How to Eat Like Hamlet, Drink Like Gatsby
Do you know how to make The Bee’s Knees? We found out at the 2014 IACP conference in Chicago, where food history experts Ken Albana and Bruce Kraig shared the recipe inspired by "The Great Gatsby."
Here are our four favorites:
William Shakespeare | Funeral Baked Meats in Hamlet
“The funeral baked meats / Did coldly furnish forth the marriage tables.”
In one scene of Hamlet, guests eat pies at a wedding that are actually leftovers from a funeral. The pies were called coffins, a double-meaning that wasn’t lost on Shakespeare. The sample we tasted had lots of cinnamon and fruit mixed in with the veal meat, plus a dense crust.
Mark Twain | Collard Greens in Huckleberry Finn
“I hadn’t had a bite to eat since yesterday, so Jim he got out some corn-dodgers and buttermilk, and pork and cabbage and greens—there ain’t nothing in the world so good when it’s cooked right—and whilst I eat my supper we talked and had a good time.”
The meals in Huck Finn are the characters’ chance to spend quality time together, and the foods echo the farm fare that Twain enjoyed in his own upbringing. The greens we tried were tender and garlicky, with decent heat from crushed red pepper.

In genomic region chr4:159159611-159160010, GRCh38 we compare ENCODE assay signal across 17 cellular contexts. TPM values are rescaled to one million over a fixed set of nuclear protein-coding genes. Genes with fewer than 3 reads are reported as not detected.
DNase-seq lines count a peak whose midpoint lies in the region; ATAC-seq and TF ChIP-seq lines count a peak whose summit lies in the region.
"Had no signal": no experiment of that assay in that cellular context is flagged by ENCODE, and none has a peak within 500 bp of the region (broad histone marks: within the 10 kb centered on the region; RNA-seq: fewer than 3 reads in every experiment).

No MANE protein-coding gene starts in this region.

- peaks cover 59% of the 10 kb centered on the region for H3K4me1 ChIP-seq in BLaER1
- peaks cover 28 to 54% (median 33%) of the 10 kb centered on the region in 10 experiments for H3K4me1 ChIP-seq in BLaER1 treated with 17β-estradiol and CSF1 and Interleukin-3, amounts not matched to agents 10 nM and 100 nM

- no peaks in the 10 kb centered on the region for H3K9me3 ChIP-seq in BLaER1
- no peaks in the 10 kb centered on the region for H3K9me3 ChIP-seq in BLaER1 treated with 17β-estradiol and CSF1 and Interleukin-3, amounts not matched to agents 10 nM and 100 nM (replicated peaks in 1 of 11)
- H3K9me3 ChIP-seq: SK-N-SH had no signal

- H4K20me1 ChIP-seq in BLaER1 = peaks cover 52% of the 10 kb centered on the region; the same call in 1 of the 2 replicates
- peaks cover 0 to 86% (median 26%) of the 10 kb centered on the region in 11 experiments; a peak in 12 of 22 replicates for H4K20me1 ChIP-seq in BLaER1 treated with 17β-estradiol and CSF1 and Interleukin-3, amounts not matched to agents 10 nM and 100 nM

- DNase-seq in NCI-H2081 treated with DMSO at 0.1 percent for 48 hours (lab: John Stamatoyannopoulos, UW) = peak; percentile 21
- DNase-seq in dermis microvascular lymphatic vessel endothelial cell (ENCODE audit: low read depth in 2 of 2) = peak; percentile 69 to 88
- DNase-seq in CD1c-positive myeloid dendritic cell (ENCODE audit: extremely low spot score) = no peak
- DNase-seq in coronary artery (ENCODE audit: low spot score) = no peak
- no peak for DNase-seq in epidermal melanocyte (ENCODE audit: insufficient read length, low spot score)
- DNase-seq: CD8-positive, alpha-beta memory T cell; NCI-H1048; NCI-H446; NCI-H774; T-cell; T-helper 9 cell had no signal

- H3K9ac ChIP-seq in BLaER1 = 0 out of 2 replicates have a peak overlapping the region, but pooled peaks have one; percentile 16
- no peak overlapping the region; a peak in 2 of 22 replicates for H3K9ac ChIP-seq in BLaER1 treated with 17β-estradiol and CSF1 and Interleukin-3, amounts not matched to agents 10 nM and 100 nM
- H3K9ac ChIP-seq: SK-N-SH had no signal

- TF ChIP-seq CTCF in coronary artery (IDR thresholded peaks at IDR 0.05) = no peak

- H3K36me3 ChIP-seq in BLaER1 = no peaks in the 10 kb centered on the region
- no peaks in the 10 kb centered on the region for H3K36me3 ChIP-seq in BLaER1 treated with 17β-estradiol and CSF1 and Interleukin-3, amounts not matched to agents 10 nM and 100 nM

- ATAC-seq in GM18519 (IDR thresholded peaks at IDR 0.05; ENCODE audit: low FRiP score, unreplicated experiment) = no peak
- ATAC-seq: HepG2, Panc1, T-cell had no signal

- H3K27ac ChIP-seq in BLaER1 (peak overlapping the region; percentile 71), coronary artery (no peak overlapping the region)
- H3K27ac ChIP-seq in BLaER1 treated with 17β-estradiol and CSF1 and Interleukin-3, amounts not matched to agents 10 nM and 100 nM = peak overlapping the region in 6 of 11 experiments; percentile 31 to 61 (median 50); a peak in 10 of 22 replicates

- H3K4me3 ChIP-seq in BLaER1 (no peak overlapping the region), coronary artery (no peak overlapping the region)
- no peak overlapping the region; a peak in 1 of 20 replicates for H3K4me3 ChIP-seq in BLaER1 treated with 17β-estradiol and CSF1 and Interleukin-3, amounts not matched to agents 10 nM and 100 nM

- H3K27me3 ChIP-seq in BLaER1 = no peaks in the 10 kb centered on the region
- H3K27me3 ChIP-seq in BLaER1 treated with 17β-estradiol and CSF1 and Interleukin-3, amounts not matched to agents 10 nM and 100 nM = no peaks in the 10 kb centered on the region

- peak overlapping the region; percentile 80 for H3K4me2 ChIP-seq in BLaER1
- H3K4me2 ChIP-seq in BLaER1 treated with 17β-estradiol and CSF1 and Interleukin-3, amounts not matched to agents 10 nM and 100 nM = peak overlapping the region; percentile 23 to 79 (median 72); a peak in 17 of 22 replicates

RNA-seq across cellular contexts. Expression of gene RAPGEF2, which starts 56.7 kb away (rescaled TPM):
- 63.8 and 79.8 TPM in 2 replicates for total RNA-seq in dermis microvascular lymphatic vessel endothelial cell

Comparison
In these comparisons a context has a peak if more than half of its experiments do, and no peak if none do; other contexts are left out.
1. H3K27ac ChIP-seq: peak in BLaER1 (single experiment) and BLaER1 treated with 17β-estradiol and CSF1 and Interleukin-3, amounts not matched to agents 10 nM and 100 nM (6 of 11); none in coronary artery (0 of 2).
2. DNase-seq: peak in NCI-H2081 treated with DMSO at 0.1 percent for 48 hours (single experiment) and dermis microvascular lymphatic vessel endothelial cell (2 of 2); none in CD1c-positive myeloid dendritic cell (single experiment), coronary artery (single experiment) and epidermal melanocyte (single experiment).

Jane Austen | Apple Puffs in Emma
“And when I brought out the baked apples from the closet, and hoped our friends would be so very obliging as to take some, ‘Oh!’ said he, directly, ‘there is nothing in the way of fruit half so good, and these are the finest looking home-baked apples I ever saw in my life.’”
In Emma, Austen often used dining to illustrate social status and the lifestyle of nobility. In the sample, the puff itself was flaky and sweet, and the citrusy marmalade was a nice touch within the dainty presentation.
F. Scott Fitzgerald | The Bee’s Knees cocktail in The Great Gatsby
“In the main hall a bar with a real brass rail was set up, and stocked with gins and liquors and with cordials so long forgotten that most of his female guests were too young to know one from the other.”
Fitzgerald chronicled the lavish lifestyle of the wealthy in Prohibition-era America, including, of course, a penchant for excessive drinking. This ended up as our favorite sample: gin, lemon, orange, and honey simple syrup combined to form a clean, summery elixir.
Shakespeare image from public domain; food collage by Hillary Proctor, Groupon